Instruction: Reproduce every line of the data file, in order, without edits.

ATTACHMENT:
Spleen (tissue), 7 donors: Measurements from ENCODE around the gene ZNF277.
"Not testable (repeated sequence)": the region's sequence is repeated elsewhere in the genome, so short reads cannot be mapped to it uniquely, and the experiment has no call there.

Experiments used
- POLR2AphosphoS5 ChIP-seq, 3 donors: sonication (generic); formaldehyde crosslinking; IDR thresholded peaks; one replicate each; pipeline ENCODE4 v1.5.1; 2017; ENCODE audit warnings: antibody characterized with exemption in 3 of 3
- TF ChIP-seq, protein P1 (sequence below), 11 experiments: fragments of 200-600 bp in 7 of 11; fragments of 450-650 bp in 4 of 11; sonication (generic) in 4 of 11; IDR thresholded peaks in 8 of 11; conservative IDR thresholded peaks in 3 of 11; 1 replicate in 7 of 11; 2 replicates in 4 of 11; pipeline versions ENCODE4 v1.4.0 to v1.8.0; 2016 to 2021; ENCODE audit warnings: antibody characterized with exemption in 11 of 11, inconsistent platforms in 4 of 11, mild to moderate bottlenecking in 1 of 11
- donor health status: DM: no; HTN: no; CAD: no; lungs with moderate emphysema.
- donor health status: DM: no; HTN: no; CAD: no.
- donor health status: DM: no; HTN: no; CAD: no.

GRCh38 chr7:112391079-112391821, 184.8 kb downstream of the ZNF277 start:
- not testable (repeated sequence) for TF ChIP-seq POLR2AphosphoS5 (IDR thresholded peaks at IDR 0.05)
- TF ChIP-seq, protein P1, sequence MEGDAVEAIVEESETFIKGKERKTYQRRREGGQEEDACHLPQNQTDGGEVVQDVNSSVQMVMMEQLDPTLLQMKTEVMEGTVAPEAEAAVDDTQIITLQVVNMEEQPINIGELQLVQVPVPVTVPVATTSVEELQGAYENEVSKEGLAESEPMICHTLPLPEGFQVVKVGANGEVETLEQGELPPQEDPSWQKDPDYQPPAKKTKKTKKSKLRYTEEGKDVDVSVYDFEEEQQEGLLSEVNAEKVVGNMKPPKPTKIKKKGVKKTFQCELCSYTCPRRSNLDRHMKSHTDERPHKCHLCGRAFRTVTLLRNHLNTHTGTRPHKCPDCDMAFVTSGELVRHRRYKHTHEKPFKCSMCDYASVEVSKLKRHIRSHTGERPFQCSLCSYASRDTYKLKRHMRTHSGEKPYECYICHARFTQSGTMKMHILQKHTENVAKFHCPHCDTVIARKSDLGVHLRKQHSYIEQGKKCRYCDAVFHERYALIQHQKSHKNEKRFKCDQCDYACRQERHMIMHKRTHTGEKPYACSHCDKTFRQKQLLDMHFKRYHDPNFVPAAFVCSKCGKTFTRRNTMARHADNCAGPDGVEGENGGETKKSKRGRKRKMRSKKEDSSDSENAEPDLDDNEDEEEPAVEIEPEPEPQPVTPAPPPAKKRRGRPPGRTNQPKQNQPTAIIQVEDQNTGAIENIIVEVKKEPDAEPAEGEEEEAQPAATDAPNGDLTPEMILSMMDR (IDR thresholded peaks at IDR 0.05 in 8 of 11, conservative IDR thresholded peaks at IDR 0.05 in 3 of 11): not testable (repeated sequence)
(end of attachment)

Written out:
Spleen (tissue), 7 donors: Measurements from ENCODE around the gene ZNF277.
"Not testable (repeated sequence)": the region's sequence is repeated elsewhere in the genome, so short reads cannot be mapped to it uniquely, and the experiment has no call there.

Experiments used
- POLR2AphosphoS5 ChIP-seq, 3 donors: sonication (generic); formaldehyde crosslinking; IDR thresholded peaks; one replicate each; pipeline ENCODE4 v1.5.1; 2017; ENCODE audit warnings: antibody characterized with exemption in 3 of 3
- TF ChIP-seq, protein P1 (sequence below), 11 experiments: fragments of 200-600 bp in 7 of 11; fragments of 450-650 bp in 4 of 11; sonication (generic) in 4 of 11; IDR thresholded peaks in 8 of 11; conservative IDR thresholded peaks in 3 of 11; 1 replicate in 7 of 11; 2 replicates in 4 of 11; pipeline versions ENCODE4 v1.4.0 to v1.8.0; 2016 to 2021; ENCODE audit warnings: antibody characterized with exemption in 11 of 11, inconsistent platforms in 4 of 11, mild to moderate bottlenecking in 1 of 11
- donor health status: DM: no; HTN: no; CAD: no; lungs with moderate emphysema.
- donor health status: DM: no; HTN: no; CAD: no.
- donor health status: DM: no; HTN: no; CAD: no.

GRCh38 chr7:112391079-112391821, 184.8 kb downstream of the ZNF277 start:
- not testable (repeated sequence) for TF ChIP-seq POLR2AphosphoS5 (IDR thresholded peaks at IDR 0.05)
- TF ChIP-seq, protein P1, sequence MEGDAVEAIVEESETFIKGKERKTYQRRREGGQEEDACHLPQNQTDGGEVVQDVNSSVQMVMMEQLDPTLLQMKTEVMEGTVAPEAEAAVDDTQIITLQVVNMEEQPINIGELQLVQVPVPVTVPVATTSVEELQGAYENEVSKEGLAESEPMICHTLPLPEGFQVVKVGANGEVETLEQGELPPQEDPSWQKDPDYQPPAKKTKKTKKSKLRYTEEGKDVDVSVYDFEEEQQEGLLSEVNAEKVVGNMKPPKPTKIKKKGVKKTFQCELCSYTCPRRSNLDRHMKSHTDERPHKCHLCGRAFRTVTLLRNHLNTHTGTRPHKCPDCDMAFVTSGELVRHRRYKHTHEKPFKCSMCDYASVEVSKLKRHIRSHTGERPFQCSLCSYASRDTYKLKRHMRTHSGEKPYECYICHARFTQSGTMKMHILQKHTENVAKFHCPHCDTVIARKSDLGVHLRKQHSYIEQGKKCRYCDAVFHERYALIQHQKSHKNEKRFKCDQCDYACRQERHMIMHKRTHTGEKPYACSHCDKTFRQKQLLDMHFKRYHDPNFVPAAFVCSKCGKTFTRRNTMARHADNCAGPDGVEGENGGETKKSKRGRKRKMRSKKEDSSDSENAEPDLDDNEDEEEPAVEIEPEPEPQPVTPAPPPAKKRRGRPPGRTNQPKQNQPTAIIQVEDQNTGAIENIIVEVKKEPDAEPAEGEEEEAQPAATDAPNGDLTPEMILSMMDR (IDR thresholded peaks at IDR 0.05 in 8 of 11, conservative IDR thresholded peaks at IDR 0.05 in 3 of 11): not testable (repeated sequence)